(Extract from the full transcript)
Brian Docherty: Well, we lived between Fraserburgh and Peterhead at the time, on this Viscount’s estate. It was slightly closer, I’d say to Fraserburgh, so it was the local ... I called this hotline—101 or, you know, the standard line, and they put me in touch with a local officer, called Sergeant Sam Buchan.
David Scott: So, what did Sergeant Buchan do?
Brian Docherty: Well, when he took my call, he was aware of who I was. I’d already spoken to a woman in the Call Centre and she’d recommended this man. Rather peculiarly, he asked me about my children first of all. When I mentioned what this was about, he was very calm. He said he had “just the officers for the job” and he told me to attend Peterhead Police Station, which was further away from where we were based, that night at 7 o’clock,..
So I went to Peterhead at 7 o’clock and I met with two officers … and, contrary to what Sergeant Buchan had said, these two officers were extremely new Probationers or maybe a year more than that, but no more than that. In terms of experience, they were very inexperienced.
The next day, Buchan—this was Saturday the 9th—came to our house. He refused to come in the house. He was attending with Kathryn Lamont, who I’d seen previously with another PC, and he spent the best part of half an hour attempting to dissuade us over and over and over …
David Scott: So, let me just follow the timeline here. So you report this to the National Crime Agency on the 4th [August 2014], they direct you to the local police, you go to the local police on the 8th, and then one day later, on the 9th, the Sergeant in charge is at your door and he’s trying to dissuade you from taking the complaint forward?
Brian Docherty: That’s right. He had made no investigation.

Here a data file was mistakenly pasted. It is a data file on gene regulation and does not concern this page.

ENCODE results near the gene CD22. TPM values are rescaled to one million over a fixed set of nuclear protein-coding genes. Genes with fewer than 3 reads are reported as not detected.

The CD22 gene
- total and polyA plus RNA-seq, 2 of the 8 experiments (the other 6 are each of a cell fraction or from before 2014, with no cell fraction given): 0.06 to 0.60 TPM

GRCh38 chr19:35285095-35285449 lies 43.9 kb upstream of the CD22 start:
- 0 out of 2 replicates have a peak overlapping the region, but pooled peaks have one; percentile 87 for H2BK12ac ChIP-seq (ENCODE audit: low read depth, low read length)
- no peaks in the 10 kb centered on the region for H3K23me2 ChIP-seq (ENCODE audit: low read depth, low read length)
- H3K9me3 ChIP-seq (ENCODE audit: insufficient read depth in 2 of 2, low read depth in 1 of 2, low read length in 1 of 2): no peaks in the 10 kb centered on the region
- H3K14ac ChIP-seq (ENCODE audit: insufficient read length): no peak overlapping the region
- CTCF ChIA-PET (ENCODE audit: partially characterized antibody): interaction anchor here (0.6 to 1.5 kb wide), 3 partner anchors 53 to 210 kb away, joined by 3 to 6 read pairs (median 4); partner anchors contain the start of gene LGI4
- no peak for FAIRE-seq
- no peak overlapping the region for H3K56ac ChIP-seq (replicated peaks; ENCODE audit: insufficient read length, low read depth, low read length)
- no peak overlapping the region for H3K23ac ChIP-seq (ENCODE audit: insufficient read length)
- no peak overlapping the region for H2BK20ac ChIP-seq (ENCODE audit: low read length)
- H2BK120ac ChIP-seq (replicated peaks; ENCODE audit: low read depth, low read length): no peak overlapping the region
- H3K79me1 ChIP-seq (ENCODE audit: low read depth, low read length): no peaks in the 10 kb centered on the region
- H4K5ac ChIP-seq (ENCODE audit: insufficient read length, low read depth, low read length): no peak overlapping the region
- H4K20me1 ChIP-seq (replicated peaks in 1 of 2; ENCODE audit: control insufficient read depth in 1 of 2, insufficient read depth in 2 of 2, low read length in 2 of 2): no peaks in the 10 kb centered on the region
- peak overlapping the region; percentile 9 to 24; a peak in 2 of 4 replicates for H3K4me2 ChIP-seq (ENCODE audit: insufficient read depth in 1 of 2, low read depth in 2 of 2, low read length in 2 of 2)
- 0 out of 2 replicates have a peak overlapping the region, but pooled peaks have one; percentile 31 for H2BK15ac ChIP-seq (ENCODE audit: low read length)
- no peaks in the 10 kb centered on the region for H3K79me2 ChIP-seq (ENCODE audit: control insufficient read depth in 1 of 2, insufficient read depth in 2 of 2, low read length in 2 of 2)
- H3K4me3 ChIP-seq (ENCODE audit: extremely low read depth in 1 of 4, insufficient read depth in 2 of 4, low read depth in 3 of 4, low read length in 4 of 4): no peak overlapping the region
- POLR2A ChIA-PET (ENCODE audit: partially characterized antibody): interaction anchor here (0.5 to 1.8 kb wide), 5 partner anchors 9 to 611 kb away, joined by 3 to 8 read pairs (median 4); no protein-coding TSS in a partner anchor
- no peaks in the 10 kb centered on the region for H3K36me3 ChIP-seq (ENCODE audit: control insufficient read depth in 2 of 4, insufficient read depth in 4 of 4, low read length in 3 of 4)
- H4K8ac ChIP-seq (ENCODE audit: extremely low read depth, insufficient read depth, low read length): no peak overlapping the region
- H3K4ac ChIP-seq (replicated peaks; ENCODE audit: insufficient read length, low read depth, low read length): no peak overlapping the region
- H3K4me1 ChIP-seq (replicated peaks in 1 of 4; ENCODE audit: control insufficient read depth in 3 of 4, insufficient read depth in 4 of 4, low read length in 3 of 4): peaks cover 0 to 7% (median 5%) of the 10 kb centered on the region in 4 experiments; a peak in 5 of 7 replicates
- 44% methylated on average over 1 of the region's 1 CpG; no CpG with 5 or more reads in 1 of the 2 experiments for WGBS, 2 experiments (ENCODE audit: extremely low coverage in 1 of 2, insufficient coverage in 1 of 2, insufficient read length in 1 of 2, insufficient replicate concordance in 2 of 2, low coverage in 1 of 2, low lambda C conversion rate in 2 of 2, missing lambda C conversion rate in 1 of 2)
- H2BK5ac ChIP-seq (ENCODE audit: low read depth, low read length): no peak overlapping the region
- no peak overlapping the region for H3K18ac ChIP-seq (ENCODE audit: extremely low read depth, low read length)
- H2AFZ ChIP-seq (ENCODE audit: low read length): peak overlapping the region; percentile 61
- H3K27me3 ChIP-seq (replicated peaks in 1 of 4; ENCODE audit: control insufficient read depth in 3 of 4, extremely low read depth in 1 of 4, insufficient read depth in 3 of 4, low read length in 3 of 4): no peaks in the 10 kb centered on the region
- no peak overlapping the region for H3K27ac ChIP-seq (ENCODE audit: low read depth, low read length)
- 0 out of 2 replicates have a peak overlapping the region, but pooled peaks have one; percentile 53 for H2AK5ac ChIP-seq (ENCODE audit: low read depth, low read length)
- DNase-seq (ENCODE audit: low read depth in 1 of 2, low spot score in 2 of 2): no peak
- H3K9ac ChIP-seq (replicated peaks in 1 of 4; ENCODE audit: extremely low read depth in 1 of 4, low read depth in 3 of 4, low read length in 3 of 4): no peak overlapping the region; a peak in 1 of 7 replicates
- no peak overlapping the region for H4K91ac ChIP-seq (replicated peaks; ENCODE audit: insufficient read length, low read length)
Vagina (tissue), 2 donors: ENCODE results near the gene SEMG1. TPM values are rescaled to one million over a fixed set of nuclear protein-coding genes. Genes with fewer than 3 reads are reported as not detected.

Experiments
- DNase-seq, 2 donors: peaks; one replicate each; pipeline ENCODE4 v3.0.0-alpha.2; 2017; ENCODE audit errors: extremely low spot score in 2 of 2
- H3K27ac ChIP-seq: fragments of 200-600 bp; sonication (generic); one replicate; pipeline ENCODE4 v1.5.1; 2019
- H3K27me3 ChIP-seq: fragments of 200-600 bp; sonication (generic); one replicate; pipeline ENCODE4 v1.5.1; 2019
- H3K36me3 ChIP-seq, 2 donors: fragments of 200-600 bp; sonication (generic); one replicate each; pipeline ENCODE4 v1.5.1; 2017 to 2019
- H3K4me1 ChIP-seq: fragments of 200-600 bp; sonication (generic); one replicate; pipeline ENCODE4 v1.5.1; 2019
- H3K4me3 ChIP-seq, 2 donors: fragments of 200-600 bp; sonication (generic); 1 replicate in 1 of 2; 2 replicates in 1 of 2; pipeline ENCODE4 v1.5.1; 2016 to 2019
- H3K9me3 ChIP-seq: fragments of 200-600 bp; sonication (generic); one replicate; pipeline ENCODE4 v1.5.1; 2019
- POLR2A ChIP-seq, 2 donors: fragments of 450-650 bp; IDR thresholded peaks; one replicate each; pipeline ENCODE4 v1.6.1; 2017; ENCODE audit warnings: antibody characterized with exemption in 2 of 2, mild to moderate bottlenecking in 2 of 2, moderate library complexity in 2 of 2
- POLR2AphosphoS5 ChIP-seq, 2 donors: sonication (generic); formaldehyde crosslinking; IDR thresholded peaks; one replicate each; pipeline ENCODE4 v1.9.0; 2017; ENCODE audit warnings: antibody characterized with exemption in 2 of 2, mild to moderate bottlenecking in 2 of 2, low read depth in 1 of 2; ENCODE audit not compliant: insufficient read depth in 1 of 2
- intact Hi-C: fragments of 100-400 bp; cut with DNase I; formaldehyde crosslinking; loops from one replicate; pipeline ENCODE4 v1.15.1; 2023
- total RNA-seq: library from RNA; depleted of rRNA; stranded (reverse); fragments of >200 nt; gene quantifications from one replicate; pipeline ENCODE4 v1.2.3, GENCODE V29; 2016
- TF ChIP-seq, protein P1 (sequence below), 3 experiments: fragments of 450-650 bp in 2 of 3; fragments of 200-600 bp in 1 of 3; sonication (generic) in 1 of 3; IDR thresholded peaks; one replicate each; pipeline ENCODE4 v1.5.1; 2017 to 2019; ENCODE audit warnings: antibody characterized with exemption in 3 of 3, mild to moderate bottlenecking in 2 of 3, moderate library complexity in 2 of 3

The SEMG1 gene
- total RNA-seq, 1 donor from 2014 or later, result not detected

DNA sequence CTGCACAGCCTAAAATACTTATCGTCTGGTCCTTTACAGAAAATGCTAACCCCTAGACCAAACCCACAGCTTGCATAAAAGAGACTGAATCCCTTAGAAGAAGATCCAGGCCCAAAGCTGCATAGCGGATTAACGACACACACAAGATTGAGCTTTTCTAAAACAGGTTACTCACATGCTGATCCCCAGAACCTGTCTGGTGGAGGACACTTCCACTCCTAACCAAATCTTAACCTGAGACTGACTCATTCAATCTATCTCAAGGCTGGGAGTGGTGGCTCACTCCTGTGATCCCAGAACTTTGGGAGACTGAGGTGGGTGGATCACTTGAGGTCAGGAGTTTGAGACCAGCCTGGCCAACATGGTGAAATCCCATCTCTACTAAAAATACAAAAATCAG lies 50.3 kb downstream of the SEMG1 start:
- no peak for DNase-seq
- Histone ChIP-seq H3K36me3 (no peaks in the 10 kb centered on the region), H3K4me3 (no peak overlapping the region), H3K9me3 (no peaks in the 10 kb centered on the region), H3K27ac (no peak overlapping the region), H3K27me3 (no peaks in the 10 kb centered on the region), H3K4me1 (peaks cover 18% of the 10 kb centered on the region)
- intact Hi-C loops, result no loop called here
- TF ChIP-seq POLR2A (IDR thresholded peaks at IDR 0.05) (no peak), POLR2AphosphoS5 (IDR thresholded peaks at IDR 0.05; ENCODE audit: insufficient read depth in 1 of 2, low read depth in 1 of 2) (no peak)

Brian Docherty: Case closed. He actually said to us that … he said, “Well, we asked him, ‘Are you a paedophile?’ and he said, ‘No’.”
Janice Docherty: So there he was, and he just kept saying, “How can I persuade you there’s nothing here?”
Brian Docherty: “How can I convince you there’s nothing here?” “How can I persuade you?” “What will it take for you to realise there is nothing here?” “What will it take for this to go away?” It was phrases like that which, at the time, we thought were very odd.. And when we were speaking to Sergeant Buchan, what we were getting was comments which were quite incredible or ludicrous, to the point where he would say things like, “Why would you think he was a paedophile?” I said, “Well, he offered me twenty-five grand for my son.” He’d go, “That doesn’t make him a paedophile.”
So Sergeant Sam Buchan ran the investigation, appointed inexperienced officers, spoke to the alleged paedophile, accepted his denials and, in less than 24 hours, concluded all was well. But it gets worse; a report was submitted to social services directing them to take an interest in the Docherty family, not the alleged paedophile or his associates. That report was authored by PC Kathryn Lamont:
David Scott: So, PC Kathryn Lamont … you contacted her regarding the Report of Concern that was submitted under her name to Social Services. So, what did she say?